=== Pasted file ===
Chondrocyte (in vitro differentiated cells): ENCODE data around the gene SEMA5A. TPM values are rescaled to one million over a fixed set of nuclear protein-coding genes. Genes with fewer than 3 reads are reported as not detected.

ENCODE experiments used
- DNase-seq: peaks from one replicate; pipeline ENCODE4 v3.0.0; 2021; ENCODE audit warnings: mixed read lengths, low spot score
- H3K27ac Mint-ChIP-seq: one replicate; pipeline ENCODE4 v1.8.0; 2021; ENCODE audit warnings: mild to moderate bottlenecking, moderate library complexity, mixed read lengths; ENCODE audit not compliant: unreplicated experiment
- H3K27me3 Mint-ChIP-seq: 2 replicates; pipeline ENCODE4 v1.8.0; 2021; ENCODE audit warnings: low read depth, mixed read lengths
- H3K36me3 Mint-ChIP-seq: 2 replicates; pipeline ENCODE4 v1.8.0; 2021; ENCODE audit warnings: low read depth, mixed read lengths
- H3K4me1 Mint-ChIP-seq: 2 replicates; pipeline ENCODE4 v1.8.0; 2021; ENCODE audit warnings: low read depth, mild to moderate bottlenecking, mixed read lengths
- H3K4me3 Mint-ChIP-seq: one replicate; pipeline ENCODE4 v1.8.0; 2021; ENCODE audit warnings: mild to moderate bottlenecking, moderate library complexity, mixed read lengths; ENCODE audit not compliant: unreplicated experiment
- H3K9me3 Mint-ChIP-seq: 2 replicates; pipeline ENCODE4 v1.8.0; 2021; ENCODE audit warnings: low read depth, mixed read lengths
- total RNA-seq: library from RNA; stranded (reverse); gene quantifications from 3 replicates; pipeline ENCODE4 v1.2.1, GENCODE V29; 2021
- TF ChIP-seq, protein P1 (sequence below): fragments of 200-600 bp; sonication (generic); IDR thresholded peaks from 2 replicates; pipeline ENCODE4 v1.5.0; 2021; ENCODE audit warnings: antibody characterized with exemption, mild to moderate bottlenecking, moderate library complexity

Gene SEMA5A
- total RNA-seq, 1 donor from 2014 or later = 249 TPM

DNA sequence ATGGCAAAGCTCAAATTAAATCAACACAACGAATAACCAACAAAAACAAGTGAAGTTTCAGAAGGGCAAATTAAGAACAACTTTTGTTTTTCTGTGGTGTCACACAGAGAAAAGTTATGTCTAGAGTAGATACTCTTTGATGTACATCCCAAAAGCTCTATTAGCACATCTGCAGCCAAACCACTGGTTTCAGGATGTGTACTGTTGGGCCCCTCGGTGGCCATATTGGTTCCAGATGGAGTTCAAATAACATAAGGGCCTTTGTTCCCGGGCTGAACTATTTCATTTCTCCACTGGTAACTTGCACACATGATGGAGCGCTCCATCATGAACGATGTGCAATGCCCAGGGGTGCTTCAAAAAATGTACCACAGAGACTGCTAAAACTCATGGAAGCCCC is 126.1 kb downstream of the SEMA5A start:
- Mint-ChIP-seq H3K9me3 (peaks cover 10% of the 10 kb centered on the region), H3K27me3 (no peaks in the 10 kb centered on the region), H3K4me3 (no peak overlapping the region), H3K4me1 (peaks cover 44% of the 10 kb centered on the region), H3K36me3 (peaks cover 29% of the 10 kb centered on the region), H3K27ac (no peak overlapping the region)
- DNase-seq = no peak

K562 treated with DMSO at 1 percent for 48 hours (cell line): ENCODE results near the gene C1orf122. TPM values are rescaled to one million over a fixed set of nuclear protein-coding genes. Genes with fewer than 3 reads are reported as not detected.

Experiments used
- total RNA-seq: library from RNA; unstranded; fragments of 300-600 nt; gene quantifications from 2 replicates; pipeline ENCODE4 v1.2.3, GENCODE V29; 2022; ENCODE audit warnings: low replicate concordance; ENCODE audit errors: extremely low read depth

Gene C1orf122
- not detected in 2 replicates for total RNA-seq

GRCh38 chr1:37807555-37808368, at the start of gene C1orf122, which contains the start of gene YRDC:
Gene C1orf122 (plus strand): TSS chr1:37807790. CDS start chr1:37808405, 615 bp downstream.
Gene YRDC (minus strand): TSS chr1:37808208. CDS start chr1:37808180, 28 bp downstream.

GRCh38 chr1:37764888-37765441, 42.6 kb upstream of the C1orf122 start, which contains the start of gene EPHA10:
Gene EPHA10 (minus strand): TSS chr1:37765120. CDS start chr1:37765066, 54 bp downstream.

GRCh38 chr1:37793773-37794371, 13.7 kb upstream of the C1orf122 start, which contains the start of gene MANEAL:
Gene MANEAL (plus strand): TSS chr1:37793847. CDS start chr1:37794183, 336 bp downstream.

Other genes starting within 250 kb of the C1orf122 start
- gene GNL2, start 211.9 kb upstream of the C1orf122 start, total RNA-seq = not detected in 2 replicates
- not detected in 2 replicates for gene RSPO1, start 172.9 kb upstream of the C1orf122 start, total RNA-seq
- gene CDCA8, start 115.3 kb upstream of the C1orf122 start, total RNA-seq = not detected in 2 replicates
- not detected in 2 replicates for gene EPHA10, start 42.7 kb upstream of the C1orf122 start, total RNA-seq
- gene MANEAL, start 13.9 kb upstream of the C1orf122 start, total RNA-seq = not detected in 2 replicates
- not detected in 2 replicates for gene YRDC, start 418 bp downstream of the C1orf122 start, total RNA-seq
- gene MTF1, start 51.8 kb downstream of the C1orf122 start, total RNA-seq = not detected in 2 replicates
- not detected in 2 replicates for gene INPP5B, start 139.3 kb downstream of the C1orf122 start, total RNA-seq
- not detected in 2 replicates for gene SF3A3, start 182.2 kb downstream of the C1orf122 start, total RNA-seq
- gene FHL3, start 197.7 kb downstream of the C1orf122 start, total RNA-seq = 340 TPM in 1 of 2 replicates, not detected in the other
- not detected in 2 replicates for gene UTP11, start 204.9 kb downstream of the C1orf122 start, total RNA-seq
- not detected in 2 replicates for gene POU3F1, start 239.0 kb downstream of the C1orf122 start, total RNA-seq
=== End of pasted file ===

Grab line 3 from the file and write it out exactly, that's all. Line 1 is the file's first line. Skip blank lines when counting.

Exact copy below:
- DNase-seq: peaks from one replicate; pipeline ENCODE4 v3.0.0; 2021; ENCODE audit warnings: mixed read lengths, low spot score